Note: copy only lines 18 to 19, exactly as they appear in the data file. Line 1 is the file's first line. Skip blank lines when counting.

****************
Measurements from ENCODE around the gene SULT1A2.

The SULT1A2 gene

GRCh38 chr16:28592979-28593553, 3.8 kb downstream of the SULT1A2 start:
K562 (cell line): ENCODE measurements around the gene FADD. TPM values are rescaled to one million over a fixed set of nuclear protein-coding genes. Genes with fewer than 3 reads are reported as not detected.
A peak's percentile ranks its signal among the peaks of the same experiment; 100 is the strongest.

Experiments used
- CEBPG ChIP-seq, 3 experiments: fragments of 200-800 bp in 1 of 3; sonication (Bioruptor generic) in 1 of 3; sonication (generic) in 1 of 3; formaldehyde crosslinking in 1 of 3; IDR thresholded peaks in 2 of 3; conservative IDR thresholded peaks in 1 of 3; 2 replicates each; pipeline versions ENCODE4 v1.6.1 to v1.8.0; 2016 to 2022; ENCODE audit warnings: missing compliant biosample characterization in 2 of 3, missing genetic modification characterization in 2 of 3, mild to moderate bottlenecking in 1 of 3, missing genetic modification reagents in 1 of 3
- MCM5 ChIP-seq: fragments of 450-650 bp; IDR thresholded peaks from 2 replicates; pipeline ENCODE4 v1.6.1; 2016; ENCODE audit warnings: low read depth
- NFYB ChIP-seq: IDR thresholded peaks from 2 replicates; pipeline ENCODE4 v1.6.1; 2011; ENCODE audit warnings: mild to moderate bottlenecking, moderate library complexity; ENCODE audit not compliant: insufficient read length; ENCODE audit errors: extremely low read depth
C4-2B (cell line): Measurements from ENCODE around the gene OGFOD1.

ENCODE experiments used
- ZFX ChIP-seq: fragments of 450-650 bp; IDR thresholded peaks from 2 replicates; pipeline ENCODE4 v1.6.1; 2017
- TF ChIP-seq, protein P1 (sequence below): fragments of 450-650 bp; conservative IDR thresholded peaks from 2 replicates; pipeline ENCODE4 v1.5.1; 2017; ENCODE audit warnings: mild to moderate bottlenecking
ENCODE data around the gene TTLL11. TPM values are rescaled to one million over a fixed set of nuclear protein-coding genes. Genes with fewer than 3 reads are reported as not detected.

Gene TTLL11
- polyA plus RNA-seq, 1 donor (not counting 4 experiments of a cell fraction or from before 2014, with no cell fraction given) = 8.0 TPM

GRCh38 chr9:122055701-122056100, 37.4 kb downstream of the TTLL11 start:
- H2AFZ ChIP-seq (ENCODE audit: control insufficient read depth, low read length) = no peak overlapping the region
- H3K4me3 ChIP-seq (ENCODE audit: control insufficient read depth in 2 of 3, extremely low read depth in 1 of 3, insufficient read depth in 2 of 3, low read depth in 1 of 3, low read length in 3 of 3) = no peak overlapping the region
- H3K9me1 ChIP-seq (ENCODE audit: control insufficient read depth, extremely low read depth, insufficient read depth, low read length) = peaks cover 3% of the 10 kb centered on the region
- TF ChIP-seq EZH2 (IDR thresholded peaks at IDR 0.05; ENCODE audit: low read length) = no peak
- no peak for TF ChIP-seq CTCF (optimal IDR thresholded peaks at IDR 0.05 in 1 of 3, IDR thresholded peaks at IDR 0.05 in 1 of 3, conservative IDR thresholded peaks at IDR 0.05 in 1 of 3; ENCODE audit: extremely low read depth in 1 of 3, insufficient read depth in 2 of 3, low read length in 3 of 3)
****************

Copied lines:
- H2AFZ ChIP-seq (ENCODE audit: control insufficient read depth, low read length) = no peak overlapping the region
- H3K4me3 ChIP-seq (ENCODE audit: control insufficient read depth in 2 of 3, extremely low read depth in 1 of 3, insufficient read depth in 2 of 3, low read depth in 1 of 3, low read length in 3 of 3) = no peak overlapping the region